Given a boost by Donald Trump's victory in the November 8 presidential election, Republicans hope to dismantle the Obama administration's healthcare policies as well as environmental and financial industry regulations.
The Republican-led US Congress begins a new session on Tuesday where it will start pursuing President-elect Donald Trump's agenda of tax cuts, repealing Obamacare, and the rollback of financial and environmental regulations.
Since his election on November 8, the Republican president-elect has made clear he wants to move swiftly to enact proposals he outlined during the campaign such as simplifying the tax code, slashing corporate tax rates and repealing and replacing Obama's signature health insurance program – the Affordable Care Act (ACA), also known as Obamacare.
The law aims to provide health insurance to economically disadvantaged people and expand coverage for others.
Republicans have long sought to dismantle Obamacare, insisting it was unworkable and hampered job growth. But they face a dilemma over how to provide health insurance for the 13.8 million people enrolled in Obamacare who could lose their coverage.
People must remember that ObamaCare just doesn't work, and it is not affordable - 116% increases (Arizona). Bill Clinton called it "CRAZY"— Donald J. Trump (@realDonaldTrump) January 3, 2017
Leading Democrats warned on Monday of a fierce battle over Obamacare.
"We're going to fight as hard as ever to protect the ACA," said Representative Steny Hoyer, the House's second-ranking Democrat.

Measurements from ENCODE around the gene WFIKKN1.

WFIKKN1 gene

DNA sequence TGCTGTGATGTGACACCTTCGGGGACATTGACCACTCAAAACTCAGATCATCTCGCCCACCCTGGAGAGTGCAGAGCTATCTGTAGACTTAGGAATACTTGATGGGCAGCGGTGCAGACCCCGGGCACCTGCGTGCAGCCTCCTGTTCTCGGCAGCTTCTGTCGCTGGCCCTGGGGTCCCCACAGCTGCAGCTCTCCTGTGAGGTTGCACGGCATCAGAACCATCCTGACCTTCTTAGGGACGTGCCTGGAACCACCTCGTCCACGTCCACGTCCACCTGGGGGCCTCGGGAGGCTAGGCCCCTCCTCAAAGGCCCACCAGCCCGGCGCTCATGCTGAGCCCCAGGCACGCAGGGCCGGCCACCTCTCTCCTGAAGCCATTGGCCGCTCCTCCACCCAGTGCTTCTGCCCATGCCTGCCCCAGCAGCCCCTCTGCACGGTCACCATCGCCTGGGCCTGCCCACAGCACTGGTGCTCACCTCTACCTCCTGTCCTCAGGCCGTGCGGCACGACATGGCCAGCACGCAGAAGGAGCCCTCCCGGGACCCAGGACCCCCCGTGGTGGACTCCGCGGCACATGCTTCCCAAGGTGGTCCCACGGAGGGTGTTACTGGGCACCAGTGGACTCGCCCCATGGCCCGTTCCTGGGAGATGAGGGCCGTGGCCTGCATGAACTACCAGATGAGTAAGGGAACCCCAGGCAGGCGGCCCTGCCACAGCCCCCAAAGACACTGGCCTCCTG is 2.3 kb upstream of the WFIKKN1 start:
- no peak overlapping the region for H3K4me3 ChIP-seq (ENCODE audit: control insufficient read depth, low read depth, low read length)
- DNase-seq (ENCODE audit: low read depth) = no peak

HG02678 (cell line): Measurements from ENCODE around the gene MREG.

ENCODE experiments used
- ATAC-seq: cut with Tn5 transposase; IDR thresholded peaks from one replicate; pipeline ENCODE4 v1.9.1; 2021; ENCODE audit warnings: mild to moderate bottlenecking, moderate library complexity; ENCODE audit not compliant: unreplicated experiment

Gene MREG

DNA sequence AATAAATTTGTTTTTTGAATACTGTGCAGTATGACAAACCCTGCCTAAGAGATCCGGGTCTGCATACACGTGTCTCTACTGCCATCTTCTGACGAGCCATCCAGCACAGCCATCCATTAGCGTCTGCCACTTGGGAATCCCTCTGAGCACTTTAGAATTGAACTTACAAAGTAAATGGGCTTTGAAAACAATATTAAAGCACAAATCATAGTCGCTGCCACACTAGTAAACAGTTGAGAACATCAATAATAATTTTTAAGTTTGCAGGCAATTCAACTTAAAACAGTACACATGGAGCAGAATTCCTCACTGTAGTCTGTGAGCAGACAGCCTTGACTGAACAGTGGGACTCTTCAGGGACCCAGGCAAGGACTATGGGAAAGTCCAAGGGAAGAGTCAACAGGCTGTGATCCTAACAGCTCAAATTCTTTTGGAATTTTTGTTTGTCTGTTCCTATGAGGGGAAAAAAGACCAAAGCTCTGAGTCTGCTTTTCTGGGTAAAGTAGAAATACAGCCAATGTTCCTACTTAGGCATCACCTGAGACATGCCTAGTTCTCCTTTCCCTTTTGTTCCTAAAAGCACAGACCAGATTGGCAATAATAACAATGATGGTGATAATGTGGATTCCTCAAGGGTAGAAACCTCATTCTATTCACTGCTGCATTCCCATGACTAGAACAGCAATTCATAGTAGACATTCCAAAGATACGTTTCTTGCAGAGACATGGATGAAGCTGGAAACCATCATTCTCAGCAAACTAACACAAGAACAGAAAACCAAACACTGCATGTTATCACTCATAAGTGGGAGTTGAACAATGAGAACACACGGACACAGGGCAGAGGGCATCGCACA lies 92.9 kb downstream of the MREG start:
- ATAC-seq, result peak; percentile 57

Speaking to reporters, Hoyer and House Democratic leader Nancy Pelosi said they would launch an effort to mobilise grassroots support for Obamacare by explaining how repeal would create a ripple effect hurting a majority of Americans.
The GOP wants to dismantle ACA & consequently increase costs. It's wrong. It will have an major impact on hardworking families & raise taxes— Nancy Pelosi (@NancyPelosi) January 2, 2017
Obama is scheduled to meet on Wednesday with congressional Democrats to discuss strategies for fending off the Republican attacks on the law.
Battle ahead over Trump nominations
The Senate will have more than legislation on its hands in the new year.
It has the task of debating and voting on the appointees Trump has announced to head his Cabinet departments and for other top jobs in the new administration.
Prominent Republican Senator John McCain has warned that Rex Tillerson, Trump's choice for secretary of state, will have to explain his relations with Russian President Vladimir Putin, whom McCain has called a "thug and a murderer."
Democrats are also poised to attack the nomination of successful private equity investor and hedge fund manager Steven Mnuchin, who spent 17 years at Goldman Sachs and whose nomination came after Trump's campaign promised to tackle Wall Street influence in Washington.
Nevertheless, Trump is expected to win approval of most, if not all, of his cabinet nominees.
The Senate also is expected to receive a Supreme Court nomination early on from Trump, triggering a likely confirmation war.
Republicans refused to consider Obama's nomination of Merrick Garland last year.